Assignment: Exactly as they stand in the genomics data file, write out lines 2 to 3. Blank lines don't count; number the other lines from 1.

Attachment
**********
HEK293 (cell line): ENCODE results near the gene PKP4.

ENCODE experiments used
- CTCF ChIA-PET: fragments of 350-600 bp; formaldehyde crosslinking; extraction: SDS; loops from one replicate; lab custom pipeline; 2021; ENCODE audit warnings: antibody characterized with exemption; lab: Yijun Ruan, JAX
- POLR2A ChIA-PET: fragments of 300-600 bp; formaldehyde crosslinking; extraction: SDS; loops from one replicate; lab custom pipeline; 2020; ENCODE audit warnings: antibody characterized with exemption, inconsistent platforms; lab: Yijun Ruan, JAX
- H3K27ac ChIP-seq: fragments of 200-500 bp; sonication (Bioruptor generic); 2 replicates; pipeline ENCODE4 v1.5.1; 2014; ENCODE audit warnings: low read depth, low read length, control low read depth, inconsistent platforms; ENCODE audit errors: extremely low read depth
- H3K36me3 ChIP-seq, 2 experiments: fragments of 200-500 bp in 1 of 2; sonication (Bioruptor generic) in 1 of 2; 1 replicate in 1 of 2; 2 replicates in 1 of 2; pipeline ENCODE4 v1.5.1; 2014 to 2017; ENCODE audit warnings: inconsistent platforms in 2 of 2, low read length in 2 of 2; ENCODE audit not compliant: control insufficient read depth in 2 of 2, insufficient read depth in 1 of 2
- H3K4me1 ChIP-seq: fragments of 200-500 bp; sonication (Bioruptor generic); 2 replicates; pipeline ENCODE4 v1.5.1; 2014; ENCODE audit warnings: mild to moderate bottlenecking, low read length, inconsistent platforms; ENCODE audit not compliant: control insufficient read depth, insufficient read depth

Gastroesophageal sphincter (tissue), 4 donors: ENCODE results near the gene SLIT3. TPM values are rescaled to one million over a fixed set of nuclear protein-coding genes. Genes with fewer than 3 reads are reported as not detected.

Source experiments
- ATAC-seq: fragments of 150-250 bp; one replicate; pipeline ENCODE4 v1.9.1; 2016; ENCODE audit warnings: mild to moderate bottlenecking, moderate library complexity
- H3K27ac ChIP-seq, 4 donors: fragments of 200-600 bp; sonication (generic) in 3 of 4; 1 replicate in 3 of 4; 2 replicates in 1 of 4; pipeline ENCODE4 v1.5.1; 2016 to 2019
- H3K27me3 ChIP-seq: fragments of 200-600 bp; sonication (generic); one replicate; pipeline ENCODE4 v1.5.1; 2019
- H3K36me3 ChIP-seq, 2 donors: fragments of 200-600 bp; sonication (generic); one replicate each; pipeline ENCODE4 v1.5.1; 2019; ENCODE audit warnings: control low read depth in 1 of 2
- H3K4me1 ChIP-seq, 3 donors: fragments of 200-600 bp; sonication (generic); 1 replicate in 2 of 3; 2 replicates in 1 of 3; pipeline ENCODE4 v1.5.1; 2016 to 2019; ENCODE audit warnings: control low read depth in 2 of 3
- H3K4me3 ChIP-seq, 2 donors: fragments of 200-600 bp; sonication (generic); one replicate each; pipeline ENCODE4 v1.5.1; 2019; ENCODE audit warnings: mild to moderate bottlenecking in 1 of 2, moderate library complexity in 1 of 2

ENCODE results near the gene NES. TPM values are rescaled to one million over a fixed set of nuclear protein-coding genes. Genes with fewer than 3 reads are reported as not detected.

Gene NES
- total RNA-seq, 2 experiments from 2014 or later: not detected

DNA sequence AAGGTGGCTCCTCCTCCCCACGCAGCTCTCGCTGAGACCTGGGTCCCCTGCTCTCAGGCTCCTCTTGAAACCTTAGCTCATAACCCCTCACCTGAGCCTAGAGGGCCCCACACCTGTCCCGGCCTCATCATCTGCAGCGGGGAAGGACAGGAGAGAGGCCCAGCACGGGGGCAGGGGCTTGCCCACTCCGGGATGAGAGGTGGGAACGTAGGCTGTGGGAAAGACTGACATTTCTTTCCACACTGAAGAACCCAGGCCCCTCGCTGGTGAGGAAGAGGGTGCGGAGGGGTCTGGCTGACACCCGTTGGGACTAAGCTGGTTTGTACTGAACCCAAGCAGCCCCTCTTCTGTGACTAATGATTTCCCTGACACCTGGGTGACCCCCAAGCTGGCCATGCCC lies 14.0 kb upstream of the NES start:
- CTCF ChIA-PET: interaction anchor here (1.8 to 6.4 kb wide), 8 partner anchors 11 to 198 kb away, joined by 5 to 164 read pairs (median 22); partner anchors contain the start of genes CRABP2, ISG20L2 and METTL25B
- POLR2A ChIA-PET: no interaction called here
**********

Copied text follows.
ENCODE experiments used
- CTCF ChIA-PET: fragments of 350-600 bp; formaldehyde crosslinking; extraction: SDS; loops from one replicate; lab custom pipeline; 2021; ENCODE audit warnings: antibody characterized with exemption; lab: Yijun Ruan, JAX